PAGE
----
Routine wellness checks for your dog:
Wellness exams are the cornerstone of preventive care and the key to staying ahead of problems that may be developing and staying on top of any chronic health issues your dog may be experiencing. From puppy care to senior dog healthcare, our team of dedicated veterinarians are here to ensure your dog gets the most out of their routine exams.
A wellness exam is a perfect time to discuss your dog’s activity level, diet and nutrition, preventative options, and any irregularities you may have noticed in their demeanor. Your veterinarian will also perform a physical examination on your dog and recommend any necessary lab work such as fecal, urines, or blood tests.
Our team is dedicated to helping your dog feel at ease through trust, patience, and respect during their appointment so that we can perform a thorough examination.
Dog Wellness Q & A
How often would I bring my dog in for a wellness check?
Since our pups age significantly faster than humans do, we want to be able to keep a close watch over their health and changing needs. Therefore, a wellness examination every 6 months is recommended.
What will my veterinarian look for during a physical exam?
A thorough evaluation from nose to tail is performed to detect any changes or concerns. Our veterinarians will look at your dog’s mouth to identify the level of dental tartar and any areas of gingivitis, growths, or chipped teeth. Eyes are examined for any age-related changes with the lenses, eyelid growths, and general appearance. Ears are assessed for signs of infection. The doctor will listen to your pet’s heart and lungs for any heart murmurs, abnormal rhythms, or wheezing. Palpation of the belly assesses for general comfort, and presence or enlargement of specific organs. Skin is evaluated for rashes, bumps, skin tags, and fleas/flea dirt. Your dog’s gait is evaluated for lameness, pain, or stiffness. A body condition assessment will determine your pet’s ideal weight and any recommendations for diet adjustments or changes with activity can be made.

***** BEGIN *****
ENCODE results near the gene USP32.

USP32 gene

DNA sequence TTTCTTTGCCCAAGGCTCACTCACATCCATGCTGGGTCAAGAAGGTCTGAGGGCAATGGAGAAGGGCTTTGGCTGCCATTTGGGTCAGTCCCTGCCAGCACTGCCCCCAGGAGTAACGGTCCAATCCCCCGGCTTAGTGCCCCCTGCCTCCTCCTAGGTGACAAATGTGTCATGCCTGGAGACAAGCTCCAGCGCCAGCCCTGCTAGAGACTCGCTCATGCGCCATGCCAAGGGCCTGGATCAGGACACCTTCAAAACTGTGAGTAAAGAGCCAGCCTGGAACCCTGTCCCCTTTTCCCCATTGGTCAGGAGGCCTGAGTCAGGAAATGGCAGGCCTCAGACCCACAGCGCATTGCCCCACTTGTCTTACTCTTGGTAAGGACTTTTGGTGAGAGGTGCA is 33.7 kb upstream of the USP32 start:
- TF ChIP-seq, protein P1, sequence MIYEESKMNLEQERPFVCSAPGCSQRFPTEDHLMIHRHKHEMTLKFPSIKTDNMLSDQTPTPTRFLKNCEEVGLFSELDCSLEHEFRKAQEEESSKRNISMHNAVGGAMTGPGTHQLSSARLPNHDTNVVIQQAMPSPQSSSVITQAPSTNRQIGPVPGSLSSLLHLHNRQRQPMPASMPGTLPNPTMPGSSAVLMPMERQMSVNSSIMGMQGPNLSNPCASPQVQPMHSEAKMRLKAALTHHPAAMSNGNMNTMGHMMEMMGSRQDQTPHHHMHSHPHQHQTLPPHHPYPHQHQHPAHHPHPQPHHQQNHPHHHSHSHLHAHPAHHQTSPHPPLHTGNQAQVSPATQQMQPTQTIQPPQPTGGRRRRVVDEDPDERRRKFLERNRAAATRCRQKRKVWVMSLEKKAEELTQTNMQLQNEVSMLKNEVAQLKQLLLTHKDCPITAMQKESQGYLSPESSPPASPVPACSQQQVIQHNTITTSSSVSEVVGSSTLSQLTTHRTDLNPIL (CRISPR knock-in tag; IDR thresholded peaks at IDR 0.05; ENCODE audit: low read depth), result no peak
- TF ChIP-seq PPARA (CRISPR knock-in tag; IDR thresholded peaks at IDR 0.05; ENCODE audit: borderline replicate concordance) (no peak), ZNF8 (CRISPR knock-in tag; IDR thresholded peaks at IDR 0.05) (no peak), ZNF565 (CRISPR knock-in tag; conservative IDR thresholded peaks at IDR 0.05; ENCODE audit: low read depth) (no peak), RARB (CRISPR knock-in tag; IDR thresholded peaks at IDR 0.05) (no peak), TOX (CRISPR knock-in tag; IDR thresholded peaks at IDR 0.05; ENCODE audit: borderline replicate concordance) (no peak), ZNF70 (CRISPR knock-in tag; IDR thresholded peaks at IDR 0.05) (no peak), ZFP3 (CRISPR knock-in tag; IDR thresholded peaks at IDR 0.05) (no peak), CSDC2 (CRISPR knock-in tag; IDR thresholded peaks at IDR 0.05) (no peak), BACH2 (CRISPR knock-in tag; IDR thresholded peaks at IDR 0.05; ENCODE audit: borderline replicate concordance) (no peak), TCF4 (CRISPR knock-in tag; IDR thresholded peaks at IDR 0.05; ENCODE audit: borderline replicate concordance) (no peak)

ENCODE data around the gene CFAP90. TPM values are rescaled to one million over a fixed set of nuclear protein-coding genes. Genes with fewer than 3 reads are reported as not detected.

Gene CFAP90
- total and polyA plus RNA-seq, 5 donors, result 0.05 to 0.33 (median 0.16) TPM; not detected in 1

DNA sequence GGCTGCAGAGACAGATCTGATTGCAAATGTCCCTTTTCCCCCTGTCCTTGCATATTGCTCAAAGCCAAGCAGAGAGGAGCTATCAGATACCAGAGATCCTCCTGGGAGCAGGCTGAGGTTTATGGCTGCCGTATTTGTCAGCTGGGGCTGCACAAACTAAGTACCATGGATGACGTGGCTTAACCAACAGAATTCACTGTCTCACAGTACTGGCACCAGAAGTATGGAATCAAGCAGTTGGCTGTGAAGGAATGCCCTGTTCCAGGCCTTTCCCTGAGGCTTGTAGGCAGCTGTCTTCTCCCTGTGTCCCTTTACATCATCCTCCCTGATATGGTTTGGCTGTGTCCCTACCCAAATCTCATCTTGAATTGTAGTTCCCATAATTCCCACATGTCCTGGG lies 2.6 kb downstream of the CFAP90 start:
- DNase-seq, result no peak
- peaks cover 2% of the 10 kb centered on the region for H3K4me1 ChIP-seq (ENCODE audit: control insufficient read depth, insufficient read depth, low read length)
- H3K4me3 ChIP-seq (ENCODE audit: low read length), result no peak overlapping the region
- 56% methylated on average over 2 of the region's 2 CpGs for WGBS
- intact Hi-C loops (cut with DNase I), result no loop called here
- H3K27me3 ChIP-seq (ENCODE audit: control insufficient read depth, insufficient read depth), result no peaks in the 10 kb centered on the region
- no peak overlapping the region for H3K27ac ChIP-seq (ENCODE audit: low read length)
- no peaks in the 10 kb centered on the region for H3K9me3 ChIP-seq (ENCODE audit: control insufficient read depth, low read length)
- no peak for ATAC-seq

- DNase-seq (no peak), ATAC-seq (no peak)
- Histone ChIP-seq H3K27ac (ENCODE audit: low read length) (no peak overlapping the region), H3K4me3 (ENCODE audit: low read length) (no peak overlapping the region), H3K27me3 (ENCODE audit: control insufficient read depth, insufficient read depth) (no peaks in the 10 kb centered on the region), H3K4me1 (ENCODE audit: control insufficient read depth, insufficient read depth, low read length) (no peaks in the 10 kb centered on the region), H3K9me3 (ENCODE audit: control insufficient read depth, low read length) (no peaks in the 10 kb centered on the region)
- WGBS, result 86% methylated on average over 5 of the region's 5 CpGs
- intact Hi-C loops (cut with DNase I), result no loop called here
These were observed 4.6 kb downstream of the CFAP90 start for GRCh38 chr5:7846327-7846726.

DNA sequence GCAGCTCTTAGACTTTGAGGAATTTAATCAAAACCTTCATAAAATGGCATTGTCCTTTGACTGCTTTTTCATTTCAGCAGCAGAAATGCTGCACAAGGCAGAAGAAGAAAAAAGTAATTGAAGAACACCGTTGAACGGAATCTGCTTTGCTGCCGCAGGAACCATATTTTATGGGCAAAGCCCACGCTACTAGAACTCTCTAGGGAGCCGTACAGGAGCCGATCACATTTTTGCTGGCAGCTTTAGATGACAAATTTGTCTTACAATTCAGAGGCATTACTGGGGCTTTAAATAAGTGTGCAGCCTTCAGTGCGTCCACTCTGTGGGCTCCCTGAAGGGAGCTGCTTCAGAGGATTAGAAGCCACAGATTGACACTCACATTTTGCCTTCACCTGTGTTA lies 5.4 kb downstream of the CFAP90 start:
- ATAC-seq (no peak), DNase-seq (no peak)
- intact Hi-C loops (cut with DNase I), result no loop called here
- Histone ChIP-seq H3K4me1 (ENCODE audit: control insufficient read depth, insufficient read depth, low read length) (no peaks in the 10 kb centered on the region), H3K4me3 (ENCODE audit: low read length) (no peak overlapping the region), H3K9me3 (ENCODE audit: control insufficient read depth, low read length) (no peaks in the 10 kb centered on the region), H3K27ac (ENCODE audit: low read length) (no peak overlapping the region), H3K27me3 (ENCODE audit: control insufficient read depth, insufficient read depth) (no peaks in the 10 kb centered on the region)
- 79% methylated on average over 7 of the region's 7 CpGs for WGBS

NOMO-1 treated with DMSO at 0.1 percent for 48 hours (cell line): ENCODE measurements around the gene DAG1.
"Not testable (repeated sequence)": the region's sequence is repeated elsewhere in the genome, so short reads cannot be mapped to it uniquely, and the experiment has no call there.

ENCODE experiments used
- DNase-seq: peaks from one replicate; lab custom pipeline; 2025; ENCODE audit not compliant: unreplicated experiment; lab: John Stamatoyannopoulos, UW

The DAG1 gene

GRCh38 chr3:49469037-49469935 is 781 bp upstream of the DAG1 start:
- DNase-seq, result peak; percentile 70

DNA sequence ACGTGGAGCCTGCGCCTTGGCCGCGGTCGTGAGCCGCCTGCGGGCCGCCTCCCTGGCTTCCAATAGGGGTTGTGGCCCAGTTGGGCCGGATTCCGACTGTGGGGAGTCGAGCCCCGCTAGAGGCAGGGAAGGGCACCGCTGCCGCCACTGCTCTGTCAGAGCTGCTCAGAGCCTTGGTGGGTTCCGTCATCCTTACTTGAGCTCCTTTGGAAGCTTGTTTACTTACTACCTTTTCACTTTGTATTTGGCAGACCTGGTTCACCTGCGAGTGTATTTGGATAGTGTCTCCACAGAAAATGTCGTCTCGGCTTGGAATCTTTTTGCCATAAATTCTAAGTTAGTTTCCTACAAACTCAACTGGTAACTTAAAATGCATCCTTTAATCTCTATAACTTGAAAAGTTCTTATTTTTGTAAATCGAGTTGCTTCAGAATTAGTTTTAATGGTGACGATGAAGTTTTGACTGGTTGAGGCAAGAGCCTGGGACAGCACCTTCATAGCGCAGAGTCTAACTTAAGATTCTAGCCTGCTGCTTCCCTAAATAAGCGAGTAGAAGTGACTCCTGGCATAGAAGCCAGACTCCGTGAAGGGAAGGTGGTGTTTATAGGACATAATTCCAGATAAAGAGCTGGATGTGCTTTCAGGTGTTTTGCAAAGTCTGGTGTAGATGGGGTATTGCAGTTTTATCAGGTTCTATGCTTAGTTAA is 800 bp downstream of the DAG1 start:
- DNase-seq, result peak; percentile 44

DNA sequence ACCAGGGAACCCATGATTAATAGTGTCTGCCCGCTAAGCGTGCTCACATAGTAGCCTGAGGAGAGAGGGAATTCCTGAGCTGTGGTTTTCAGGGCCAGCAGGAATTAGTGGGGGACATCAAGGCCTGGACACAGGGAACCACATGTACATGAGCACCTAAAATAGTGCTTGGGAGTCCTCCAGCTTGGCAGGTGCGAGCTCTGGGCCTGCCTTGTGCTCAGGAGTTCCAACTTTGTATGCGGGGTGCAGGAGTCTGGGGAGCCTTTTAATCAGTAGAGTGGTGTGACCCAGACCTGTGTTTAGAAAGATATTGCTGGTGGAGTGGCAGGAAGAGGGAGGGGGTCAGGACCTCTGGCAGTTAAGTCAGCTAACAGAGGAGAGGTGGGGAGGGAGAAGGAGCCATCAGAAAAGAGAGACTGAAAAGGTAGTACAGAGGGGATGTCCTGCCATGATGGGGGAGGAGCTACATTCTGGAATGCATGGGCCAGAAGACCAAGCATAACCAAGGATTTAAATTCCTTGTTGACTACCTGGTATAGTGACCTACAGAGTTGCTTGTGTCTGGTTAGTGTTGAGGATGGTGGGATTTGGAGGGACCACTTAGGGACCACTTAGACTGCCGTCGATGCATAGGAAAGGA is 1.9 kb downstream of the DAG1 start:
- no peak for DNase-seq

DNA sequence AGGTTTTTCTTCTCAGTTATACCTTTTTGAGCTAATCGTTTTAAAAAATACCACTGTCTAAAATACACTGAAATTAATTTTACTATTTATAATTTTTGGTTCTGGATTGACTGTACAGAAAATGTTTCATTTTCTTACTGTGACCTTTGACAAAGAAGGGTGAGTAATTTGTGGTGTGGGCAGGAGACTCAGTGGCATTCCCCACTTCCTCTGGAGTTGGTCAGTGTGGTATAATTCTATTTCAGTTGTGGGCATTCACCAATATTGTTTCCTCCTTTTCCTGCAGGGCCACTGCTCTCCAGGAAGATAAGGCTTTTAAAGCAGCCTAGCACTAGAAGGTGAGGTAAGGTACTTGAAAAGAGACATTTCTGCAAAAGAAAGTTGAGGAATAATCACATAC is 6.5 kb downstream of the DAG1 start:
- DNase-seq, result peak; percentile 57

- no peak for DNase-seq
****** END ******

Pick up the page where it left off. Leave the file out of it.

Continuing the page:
Is there any additional testing needed beyond a wellness exam?
Annual blood testing for heartworm and tick diseases as well as annual fecal testing for intestinal parasites is standard. A wellness blood panel is highly recommended annually to evaluate organ function and monitor any trends or changes. This allows us to personalize care more thoroughly for your pet to keep them happy and healthy for years to come.
Routine wellness checks for your cat:
Edge Animal Hospital offers routine feline healthcare in addition to our diagnostic and surgical services. From kitten care to geriatric cat medicine, consistent routine wellness exams enable our healthcare team to proactively track our patient’s health throughout their various life stages.
A wellness exam is a perfect time to discuss your cat’s daily habits and activity level, diet and nutrition, and any problems you may have noticed. Our staff is trained to make your cat feels comfortable and to reduce their stress so that we can perform a thorough examination. During this time we will talk with you about your cat’s daily routine, and if you have noticed anything out of the ordinary.
Cat Wellness Q&A
What will a veterinarian be looking for during my cat’s wellness exam?
Before performing any procedures, we will record your cat’s weight and temperature, evaluate their dental grade, and examine their eyes and ears. Their veterinarian will also assess their ideal body composition, check for any lumps and bumps, and palpate the abdomen for organ size to make sure all is normal.
Will my cat’s wellness exam require any specific lab work or procedures?
Cats age much quicker than humans do, so doing yearly labs are advised! Our healthcare team will collect urine, fecal, and blood samples to conduct lab tests that will detect any abnormalities before your pet shows clinical signs.
Why is early detection so important to the well-being of my cat?
By nature, cats are independent creatures by nature and masters at hiding any pain or illnesses they may be experiencing. You may not be aware that your kitty is not feeling well, and it’s better to stay one step ahead of any potential medical issues.